Asus X53E review

The X53E's fast processor makes it a powerful laptop for the money, but it cuts too many corners to keep the price down

10 Mar 2012
Our Rating 
4/5
Price when reviewed 
500
inc VAT

Page 1 of 3Asus X53E review

Specifications

15.6 in 1,366x768 display, 2.6kg, 2GHz Intel Core i7-2630QM, 4.00GB RAM, 320GB disk, Windows 7 Home Premium 64-bit

The Asus X53E is a Comet exclusive, but don't let that fool you into thinking it's a bargain-basement model, because it isn't. It has Intel's Core i7 processor inside it. It’s also a close cousin of the Asus K53SC, and it's well built too, although Asus has cut some corners to keep the X53E's cost down. There's only 320GB of hard disk space, for example, and it doesn’t have a dedicated graphics card, which means it isn’t suitable for those who want to fire up a game now and then.

Asus X53E

It shares its chassis design with the slightly more expensive Asus K53SC, although its metallic-finish keyboard panel is a passionate red rather than the K53SC's more staid brown. Also, it only has three USB ports, and none is of the faster USB3 variety, which is a shame. Instead of the K53SC's dedicated Nvidia graphics chip, you have to rely on the Core i7's integrated Intel graphics chip, which can decode HD video content but isn't suitable for gaming. It only scored 14fps in our Dirt3 benchmark.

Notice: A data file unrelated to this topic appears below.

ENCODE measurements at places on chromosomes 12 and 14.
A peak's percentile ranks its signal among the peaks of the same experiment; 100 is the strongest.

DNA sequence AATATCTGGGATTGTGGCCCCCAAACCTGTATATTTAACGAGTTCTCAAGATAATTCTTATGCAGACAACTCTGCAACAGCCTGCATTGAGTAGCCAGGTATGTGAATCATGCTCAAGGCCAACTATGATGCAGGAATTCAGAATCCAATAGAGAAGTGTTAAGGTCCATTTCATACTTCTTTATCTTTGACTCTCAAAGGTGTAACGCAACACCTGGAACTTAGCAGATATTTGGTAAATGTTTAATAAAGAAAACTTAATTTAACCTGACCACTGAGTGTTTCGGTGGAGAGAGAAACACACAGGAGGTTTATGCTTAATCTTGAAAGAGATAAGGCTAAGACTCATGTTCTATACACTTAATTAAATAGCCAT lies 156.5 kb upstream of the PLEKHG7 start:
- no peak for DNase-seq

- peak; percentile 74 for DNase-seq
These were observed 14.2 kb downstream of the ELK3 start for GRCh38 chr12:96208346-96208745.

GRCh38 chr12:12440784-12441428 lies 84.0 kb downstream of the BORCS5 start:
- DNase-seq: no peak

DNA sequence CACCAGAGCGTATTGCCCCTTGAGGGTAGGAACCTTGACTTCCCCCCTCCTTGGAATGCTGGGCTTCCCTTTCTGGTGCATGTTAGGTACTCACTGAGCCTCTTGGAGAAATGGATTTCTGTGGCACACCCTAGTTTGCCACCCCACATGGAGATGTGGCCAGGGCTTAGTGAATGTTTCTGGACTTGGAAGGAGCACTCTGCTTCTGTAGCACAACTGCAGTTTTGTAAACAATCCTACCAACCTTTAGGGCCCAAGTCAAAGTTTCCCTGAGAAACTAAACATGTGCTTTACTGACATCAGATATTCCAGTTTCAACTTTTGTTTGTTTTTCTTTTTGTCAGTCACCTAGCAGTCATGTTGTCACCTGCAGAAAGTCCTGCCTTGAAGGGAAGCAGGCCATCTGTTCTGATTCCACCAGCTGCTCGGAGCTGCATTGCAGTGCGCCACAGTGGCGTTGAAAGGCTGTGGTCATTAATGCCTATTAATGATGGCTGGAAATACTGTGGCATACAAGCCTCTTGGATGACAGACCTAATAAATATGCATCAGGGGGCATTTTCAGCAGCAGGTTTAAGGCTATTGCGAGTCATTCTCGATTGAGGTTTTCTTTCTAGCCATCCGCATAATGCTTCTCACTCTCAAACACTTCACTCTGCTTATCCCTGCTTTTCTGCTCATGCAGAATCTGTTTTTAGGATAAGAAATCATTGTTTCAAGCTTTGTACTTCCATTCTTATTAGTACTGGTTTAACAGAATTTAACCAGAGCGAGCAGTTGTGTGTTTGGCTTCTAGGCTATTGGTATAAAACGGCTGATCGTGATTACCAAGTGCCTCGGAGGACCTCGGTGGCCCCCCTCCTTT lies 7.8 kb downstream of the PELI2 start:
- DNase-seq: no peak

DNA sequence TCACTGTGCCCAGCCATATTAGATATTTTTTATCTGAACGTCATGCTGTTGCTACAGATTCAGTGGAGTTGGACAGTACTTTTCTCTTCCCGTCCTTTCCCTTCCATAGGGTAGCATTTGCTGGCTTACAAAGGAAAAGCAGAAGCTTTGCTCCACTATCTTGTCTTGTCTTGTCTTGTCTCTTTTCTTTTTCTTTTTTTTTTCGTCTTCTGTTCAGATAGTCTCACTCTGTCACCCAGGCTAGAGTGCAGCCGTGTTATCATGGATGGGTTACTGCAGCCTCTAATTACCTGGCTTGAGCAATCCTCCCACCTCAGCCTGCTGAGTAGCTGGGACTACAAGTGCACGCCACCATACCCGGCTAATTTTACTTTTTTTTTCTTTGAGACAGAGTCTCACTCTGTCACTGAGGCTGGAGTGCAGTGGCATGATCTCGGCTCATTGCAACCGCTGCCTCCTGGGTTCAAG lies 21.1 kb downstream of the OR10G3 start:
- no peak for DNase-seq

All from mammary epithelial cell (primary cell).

A cramped numberpad sits to the right of the keyboard, and we reckon Asus could have spread things out a bit more if it had added about a centimetre on each side of the keyboard. At least the layout is standard, with the Control key being situated in the bottom-left corner and the Function key being situated to its right, modifying the F1-F12 keys so that they activate shortcuts such as volume, brightness and Wi-Fi.

Asus X53E

There's a bit of flex in the keyboard, but there’s not enough to dull feedback, which is amply provided by the keys themselves. Their light action has a definite bite at the top of the keystroke, and although their flat tops are a bit slippery, they’re well spaced, which means there's less chance of hitting a neighbouring key by mistake.

A large and responsive touchpad provides cursor control. It doesn't have scrolling areas, relying instead on two-fingered multi-touch gestures for both vertical and horizontal scrolling. Two large buttons sit underneath.

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